Liv Tyler has been named the new womenswear ambassador for Belstaff following its spring/summer 2016 presentation at London Fashion Week.
The actress follows in the footsteps of Amelia Earhart, who fronted the brand in the 1920s. She will be the face of a multi-platform marketing campaign launching next year, as well as act as creative contributor to a capsule collection to debut in February.
"I am truly excited about rolling my sleeves up in the design room — and spending some of my Belstaff time on the other side of the camera," Tyler said in a press release. "I want women everywhere to feel sexy, empowered and confident in what they wear. I believe I genuinely understand the role that the right clothing can play in making you feel ready and looking great for whatever adventure life may throw you."
Tyler has already been working with the brand through her role as executive producer for "Outlaws," Belstaff's new short film, which also premiered in London. On this occasion, it was menswear ambassador David Beckham who was the guest of honor, launching the new film in which he stars as the lead character.
As the face of Belstaff for the past two years, the former footballer takes on the role of "The Stranger" in the 15-minute film. Referred to as a mysterious drifter (he doesn't actually have any lines), he's a motorcycle stuntman haunted by memories of a trapeze artist played by Katherine Waterston, and hunted by a maniacal director-cum-circus-master seeking revenge, played by Harvey Keitel. Tarot cards, late night diners and biker gangs also feature, and Cathy Moriarty stars, too.
Earlier in the day, Belstaff's spring/summer 2016 womenswear collection was on show in the Great Hall of Marylebone's Hellenic Centre. One of the wonders of London Fashion Week is its ability to unearth all sorts of incredible venues you never knew existed. In this case, it was a former inner-city mansion dating from the early 1900s, transformed for the seaside-themed line from Belstaff's VP of women's design Delphine Ninous.
Forget tropical beaches with a cocktail in hand, however — this was about as British as they come, with footage of a tumultuous sea playing on repeat against the walls in the background, and dark lighting casting shadows of the models against the piles of sand in the center of the room. Strictly speaking, inspiration came from the idea of beauty in power – the great force of the sea particularly — as well as ideas like the hum of a throttled engine in order to tick that box for Belstaff's long-standing motorcycle theme.
Said Ninous in a follow-up email interview with Fashionista: "Belstaff has a natural connection to the British outdoors as a brand that has dressed adventurers and daredevils for 91 years: Amelia Earhart, Lawrence of Arabia, Che Guevara, Sammy Miller, etc. For me, the sea is very much a part of that landscape. I really gravitated towards the juxtaposition between the calm and almost feminine beauty of the sea with the unyielding power and force of nature."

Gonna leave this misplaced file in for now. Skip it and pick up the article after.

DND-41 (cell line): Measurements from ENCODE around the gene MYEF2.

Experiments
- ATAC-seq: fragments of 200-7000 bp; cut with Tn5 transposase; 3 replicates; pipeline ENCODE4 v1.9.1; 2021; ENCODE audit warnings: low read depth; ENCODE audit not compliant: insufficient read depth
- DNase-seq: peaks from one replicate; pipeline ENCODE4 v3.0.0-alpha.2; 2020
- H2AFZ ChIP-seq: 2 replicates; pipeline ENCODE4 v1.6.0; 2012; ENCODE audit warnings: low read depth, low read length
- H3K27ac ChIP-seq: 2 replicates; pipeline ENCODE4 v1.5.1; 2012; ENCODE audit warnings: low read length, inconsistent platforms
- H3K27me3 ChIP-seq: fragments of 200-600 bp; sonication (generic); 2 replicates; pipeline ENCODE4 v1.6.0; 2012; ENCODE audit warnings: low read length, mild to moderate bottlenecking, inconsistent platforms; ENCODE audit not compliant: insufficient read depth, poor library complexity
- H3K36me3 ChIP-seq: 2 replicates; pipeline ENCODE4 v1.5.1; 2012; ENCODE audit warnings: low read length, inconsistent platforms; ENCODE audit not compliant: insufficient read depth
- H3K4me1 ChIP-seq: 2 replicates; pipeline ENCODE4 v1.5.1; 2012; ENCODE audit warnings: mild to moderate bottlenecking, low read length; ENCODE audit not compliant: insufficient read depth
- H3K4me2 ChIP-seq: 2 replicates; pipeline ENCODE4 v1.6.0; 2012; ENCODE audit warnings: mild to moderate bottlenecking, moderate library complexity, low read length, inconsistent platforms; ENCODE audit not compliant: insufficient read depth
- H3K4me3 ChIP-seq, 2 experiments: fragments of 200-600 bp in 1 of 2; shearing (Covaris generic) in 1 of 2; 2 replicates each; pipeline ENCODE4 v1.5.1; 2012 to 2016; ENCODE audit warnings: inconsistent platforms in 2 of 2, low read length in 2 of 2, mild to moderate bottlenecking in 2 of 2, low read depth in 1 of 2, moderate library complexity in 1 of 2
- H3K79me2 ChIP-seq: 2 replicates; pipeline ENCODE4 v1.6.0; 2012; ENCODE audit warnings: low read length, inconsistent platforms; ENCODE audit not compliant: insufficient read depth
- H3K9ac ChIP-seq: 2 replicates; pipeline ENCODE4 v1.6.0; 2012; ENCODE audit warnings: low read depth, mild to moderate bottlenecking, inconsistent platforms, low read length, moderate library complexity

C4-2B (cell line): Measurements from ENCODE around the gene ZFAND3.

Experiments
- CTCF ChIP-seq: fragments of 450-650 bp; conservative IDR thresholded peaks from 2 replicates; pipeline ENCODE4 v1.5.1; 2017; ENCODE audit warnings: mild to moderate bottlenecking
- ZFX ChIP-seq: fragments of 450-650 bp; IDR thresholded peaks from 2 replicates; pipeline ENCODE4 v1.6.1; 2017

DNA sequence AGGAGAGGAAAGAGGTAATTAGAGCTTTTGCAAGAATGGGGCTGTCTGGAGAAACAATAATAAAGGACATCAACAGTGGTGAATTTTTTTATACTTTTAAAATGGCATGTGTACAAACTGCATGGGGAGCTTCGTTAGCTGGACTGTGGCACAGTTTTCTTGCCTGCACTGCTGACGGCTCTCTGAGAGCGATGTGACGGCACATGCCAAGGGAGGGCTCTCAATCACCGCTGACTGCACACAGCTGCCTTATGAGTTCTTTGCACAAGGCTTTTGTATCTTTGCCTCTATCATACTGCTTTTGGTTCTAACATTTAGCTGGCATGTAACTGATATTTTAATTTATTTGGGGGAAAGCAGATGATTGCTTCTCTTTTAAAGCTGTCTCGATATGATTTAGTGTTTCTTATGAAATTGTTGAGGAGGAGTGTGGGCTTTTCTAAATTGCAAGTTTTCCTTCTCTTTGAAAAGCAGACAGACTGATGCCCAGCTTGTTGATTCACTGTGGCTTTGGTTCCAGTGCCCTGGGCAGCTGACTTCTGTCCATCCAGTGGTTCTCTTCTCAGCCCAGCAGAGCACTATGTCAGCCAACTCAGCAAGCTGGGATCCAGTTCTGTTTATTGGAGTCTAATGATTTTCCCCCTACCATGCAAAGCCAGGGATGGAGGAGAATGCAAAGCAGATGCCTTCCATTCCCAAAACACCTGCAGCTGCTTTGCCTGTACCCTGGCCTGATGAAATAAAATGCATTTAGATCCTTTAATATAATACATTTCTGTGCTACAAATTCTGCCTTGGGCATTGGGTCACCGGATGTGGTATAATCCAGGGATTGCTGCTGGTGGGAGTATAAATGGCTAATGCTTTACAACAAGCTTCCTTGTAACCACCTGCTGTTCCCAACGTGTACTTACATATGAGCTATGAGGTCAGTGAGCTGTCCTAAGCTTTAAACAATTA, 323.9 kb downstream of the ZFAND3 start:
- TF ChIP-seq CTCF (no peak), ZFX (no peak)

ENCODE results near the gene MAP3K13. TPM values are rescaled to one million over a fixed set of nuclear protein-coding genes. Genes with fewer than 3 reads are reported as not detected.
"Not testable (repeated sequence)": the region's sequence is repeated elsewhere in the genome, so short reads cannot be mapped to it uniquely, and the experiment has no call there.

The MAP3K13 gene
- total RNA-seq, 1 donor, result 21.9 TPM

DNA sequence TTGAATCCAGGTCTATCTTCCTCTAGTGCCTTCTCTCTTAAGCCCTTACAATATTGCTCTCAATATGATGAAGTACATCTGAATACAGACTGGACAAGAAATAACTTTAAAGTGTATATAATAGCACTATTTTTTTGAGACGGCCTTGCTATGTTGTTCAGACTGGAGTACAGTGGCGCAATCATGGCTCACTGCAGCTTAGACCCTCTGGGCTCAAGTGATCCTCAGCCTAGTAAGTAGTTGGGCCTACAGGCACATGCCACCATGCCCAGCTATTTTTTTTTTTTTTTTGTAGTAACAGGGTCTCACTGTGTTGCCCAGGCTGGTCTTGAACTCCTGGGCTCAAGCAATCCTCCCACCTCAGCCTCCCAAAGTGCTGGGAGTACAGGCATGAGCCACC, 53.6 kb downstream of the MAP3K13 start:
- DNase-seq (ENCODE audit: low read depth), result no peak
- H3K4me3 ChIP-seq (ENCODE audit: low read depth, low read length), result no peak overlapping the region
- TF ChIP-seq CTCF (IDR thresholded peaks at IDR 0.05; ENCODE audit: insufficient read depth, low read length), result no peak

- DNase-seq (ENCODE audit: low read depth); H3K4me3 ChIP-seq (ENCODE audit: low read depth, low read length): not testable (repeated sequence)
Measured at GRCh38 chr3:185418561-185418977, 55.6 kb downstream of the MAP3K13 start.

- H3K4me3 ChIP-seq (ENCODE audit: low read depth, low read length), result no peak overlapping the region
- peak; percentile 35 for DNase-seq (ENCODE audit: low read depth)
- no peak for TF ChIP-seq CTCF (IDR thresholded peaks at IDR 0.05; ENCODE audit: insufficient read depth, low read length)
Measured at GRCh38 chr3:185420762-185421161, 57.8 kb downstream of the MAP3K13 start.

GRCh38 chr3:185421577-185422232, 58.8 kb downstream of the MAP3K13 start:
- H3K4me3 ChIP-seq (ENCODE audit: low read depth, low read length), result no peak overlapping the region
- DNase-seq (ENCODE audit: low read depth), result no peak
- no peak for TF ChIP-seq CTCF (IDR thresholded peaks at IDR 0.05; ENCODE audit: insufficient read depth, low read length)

It may be something only Brits can truly appreciate, but there's something special about the feeling of taking your chances on a walk along the seashore in greying, windy weather with the crash of the waves surrounding you, and it felt as though Belstaff really captured that here. This is a British brand looking to recapture its heritage, and awakening that familiar sensibility seemed exactly to make sense.
"There is a great ease and fluidity to the collection that really speaks to the theme," added Ninous. "We took our Belstaff DNA and deconstructed it in a way." The iconic biker jacket is reworked in soft suedes for the lighter season; easy-fit tailored pants are layered with longer-length tops featuring low-slung relaxed necklines or waterfall ruffles down the front; and outerwear features heavily with further shapes seen in the classic trench as well as a rider coat, or four-pocket style. It was sophisticated and feminine, and in an unusually pastel palette for Belstaff, from sky blue to seafoam green and sandy beige.
Ninous' inspiration carried through to the details of the collection, too – wavy lines seen in the quilting on a fitted bomber jacket, for instance, represented the marks left in the sand by the receding tide. A white chalky coating was also introduced on leather, linen and knitwear in order to suggest a sense of degradation, much like windblown grains of sand might steadily achieve.
Meanwhile, in what felt like the sun attempting to break through the clouds, a tiered silk georgette dress in a delicate blue featured a gentle print across it that recalled light reflecting on the ripples of the water. That and the metallic hues hinted at elsewhere summed up the British seaside feel all the more – that constant hope of better weather up ahead.
Homepage Photo: David Beckham in "Outlaws"/Belstaff